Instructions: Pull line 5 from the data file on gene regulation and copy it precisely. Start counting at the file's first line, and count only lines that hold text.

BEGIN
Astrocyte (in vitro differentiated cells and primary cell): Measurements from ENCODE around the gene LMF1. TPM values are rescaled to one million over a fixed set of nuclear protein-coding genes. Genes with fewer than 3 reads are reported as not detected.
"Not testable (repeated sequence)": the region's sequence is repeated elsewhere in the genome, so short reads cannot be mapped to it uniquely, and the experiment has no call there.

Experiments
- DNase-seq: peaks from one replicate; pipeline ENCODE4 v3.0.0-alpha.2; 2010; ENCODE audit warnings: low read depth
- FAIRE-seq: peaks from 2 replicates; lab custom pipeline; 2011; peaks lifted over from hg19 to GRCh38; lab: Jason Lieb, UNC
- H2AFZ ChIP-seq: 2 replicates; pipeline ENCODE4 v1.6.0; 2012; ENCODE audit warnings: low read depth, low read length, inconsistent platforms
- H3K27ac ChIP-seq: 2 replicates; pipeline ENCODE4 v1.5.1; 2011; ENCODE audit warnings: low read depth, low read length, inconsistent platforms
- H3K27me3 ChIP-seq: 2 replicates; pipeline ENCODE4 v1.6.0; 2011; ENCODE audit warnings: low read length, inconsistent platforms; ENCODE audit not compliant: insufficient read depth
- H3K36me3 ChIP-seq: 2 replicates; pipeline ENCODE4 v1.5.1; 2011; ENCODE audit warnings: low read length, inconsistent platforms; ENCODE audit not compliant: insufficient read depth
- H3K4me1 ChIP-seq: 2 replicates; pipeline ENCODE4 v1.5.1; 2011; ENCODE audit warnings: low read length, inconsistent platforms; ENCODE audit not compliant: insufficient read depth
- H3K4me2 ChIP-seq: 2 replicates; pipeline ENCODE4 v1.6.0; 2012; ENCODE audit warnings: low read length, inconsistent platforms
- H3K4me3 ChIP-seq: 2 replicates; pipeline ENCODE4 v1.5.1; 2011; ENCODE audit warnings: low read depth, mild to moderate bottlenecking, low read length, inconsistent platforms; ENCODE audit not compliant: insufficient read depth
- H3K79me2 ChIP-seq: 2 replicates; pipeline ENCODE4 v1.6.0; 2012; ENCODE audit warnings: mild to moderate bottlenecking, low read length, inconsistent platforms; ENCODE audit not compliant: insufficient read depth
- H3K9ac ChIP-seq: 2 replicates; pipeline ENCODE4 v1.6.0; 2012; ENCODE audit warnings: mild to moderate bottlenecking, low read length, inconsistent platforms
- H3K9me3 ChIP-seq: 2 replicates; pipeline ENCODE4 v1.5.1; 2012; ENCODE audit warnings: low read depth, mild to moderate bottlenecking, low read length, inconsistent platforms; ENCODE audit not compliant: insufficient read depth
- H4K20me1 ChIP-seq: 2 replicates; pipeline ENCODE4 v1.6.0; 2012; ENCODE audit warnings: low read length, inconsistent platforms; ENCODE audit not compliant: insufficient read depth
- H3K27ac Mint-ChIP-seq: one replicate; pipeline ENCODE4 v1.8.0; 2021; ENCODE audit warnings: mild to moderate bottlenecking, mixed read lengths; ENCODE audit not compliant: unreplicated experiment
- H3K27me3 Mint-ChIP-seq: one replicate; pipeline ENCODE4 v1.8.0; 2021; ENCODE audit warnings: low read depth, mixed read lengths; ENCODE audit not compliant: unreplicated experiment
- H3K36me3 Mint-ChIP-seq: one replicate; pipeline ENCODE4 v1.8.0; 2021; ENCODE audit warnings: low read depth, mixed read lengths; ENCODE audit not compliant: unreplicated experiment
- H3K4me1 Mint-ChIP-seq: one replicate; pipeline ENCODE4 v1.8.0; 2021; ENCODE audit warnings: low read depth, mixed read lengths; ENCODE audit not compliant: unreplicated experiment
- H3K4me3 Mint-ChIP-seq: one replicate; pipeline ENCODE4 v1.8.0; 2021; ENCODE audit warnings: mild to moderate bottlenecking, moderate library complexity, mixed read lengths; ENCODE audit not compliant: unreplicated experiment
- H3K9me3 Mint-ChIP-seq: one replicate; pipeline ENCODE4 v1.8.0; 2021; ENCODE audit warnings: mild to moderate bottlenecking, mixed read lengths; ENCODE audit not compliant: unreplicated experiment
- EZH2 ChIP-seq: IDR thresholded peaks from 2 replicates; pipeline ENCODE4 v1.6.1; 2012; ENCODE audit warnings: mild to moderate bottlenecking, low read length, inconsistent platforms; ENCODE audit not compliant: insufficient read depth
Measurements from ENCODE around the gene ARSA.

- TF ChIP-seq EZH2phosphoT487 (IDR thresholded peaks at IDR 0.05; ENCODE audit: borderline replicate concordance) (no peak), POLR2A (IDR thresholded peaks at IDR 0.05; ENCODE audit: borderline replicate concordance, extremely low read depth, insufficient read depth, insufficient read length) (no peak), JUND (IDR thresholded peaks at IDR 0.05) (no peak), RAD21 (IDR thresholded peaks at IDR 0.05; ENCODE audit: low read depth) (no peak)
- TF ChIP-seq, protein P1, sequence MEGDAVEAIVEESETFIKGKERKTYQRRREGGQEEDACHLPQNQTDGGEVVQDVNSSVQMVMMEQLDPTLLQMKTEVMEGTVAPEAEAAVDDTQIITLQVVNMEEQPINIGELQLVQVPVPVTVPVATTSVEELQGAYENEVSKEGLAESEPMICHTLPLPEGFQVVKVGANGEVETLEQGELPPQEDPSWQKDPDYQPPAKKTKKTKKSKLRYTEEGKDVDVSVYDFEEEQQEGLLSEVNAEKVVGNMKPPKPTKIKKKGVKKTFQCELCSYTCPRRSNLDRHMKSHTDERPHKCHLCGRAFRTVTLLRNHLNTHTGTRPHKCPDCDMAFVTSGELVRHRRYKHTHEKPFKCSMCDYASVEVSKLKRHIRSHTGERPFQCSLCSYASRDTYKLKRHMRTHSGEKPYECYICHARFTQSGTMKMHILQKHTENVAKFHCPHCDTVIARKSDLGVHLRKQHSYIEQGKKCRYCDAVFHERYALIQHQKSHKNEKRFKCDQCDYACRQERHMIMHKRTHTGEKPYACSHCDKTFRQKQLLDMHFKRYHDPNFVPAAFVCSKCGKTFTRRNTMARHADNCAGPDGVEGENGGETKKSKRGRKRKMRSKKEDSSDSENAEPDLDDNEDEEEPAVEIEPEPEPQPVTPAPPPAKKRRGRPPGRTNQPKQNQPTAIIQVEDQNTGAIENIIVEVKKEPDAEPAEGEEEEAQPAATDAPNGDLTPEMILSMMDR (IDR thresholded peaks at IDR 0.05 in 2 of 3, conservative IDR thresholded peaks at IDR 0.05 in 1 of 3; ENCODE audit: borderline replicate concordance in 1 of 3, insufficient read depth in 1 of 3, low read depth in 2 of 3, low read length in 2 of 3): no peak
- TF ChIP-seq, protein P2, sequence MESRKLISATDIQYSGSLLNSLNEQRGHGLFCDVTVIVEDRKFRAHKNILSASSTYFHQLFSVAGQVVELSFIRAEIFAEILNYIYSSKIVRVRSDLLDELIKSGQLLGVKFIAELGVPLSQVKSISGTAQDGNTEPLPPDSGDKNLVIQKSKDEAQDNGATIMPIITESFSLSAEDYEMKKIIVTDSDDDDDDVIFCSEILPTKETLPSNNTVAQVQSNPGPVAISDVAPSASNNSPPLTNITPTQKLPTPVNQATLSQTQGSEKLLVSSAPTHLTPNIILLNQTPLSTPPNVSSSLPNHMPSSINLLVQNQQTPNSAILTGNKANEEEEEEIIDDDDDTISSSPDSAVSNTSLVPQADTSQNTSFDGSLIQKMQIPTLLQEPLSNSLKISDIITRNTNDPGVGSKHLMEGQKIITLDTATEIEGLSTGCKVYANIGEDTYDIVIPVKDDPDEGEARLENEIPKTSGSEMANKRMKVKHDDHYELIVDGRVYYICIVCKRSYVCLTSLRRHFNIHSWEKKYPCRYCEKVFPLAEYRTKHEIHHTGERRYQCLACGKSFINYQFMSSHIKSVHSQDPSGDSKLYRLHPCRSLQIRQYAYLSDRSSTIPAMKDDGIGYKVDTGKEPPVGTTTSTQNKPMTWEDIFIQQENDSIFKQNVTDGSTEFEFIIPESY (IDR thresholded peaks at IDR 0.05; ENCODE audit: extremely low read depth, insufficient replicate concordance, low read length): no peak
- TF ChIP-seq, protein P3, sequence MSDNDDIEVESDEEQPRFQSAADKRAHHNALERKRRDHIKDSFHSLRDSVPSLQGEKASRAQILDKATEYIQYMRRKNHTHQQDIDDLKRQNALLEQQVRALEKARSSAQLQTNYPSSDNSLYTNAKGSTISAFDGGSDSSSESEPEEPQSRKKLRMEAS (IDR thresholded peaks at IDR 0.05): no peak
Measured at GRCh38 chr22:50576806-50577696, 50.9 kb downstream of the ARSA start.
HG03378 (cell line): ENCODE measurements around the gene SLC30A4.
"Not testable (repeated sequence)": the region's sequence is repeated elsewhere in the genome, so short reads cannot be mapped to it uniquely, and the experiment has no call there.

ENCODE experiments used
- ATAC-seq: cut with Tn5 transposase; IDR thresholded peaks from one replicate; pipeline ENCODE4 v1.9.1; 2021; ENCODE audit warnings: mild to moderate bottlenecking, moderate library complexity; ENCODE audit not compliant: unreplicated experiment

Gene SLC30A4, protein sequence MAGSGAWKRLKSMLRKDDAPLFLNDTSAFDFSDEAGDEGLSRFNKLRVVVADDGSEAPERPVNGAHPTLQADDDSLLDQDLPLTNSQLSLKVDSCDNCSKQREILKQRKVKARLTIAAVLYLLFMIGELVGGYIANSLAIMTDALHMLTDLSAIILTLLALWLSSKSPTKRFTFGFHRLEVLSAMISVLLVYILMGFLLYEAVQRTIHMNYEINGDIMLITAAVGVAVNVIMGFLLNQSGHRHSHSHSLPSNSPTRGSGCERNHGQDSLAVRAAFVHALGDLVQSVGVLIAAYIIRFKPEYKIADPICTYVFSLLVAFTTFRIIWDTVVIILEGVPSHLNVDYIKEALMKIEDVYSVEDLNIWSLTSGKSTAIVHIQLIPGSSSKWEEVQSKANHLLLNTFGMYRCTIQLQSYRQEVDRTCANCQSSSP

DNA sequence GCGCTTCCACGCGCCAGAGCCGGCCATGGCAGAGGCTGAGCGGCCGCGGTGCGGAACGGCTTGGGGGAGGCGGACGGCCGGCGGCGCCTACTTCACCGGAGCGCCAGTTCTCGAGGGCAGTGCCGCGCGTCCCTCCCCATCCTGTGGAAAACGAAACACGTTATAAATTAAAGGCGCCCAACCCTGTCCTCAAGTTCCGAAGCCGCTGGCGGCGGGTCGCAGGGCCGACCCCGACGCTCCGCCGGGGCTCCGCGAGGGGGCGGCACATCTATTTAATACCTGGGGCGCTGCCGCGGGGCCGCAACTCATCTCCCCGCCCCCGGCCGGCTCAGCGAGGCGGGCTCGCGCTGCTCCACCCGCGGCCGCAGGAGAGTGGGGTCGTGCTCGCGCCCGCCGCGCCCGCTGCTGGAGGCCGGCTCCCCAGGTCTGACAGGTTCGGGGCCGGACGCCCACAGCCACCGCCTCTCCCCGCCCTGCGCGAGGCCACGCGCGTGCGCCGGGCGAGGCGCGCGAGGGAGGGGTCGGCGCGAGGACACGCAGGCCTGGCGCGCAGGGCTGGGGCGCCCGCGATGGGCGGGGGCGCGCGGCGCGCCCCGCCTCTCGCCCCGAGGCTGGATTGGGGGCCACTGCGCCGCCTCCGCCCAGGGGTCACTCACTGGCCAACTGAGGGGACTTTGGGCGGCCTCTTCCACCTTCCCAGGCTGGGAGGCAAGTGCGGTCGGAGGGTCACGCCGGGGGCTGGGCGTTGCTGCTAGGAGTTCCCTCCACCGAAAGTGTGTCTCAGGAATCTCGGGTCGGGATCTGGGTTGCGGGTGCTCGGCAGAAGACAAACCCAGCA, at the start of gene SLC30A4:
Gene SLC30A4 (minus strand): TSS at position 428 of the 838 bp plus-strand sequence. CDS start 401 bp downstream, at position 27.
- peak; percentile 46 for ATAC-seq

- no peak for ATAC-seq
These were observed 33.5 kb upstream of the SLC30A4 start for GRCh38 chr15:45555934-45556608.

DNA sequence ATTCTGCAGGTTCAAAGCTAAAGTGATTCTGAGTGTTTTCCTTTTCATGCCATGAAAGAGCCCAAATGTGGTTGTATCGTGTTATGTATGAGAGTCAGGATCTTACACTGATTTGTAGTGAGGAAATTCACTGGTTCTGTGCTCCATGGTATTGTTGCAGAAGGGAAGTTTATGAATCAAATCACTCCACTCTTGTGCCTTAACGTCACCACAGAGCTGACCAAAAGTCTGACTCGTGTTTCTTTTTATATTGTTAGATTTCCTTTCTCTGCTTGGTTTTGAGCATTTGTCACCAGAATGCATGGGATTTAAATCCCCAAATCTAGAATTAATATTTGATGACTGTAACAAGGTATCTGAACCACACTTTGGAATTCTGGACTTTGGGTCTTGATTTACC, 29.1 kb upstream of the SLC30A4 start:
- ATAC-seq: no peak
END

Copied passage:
- FAIRE-seq: peaks from 2 replicates; lab custom pipeline; 2011; peaks lifted over from hg19 to GRCh38; lab: Jason Lieb, UNC